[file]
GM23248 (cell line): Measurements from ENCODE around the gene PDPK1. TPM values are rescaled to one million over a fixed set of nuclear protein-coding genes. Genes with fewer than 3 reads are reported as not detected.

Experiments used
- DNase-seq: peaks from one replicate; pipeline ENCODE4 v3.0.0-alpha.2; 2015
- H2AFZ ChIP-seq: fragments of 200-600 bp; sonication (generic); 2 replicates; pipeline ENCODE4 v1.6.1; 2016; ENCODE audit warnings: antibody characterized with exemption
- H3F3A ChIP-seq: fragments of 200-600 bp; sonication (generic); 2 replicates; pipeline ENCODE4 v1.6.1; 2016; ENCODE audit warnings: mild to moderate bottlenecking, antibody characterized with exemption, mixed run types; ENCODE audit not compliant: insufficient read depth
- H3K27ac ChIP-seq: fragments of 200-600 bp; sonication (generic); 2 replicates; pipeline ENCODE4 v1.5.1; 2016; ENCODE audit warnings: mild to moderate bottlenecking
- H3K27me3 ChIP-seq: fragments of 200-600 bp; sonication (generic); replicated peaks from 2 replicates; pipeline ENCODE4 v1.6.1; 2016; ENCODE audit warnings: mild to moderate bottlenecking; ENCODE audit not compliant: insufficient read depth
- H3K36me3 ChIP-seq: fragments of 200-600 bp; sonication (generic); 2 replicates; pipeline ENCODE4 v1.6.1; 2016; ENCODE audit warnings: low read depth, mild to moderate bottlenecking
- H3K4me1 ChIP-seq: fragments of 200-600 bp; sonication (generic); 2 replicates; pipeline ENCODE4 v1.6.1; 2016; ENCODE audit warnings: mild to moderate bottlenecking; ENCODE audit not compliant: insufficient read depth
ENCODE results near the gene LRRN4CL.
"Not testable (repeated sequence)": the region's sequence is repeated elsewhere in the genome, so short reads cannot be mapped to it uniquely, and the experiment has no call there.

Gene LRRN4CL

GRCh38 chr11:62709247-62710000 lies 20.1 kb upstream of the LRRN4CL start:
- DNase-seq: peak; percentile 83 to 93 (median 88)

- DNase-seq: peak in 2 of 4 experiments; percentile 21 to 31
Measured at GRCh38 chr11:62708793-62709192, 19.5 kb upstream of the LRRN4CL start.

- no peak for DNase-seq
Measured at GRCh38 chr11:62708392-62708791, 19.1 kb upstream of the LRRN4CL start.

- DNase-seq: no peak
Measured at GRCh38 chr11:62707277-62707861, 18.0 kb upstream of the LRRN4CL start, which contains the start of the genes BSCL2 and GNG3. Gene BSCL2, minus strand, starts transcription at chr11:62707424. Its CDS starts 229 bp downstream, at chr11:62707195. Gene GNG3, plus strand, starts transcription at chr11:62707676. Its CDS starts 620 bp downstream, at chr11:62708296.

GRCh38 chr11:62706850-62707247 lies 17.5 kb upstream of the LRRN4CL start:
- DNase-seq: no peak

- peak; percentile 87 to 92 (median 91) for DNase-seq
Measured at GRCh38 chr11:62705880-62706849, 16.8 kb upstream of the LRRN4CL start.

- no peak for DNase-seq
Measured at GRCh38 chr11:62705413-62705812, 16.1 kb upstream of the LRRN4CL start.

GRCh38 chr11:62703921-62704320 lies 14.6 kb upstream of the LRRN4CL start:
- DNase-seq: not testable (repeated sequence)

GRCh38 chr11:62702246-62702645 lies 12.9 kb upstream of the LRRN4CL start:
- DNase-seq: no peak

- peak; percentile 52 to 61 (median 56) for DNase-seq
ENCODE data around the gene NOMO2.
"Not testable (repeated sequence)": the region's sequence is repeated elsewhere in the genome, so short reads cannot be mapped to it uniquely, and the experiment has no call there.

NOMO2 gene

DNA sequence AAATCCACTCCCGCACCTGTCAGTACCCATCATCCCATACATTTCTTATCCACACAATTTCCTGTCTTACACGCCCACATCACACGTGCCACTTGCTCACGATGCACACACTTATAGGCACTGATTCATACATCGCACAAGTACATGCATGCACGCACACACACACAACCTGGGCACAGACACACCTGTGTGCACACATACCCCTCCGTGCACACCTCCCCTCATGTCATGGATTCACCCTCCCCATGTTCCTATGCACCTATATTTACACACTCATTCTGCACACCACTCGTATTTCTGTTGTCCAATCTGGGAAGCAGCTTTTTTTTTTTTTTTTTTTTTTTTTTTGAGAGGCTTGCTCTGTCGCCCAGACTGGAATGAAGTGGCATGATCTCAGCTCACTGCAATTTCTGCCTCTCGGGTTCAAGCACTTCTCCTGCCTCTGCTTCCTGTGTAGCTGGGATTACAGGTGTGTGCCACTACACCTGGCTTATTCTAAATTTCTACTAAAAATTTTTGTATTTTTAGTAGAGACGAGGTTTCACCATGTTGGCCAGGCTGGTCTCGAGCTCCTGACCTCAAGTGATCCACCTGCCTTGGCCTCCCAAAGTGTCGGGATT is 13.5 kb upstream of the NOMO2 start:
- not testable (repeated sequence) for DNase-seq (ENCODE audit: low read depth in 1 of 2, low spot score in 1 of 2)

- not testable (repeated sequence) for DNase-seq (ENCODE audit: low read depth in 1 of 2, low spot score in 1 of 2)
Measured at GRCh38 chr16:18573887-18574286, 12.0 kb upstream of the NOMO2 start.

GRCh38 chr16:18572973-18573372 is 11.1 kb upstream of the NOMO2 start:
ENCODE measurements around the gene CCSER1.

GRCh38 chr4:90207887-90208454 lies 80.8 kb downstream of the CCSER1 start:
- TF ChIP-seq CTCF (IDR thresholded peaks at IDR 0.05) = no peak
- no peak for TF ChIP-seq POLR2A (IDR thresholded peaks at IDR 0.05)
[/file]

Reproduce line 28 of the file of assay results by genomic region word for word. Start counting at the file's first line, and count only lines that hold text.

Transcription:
- DNase-seq: not testable (repeated sequence)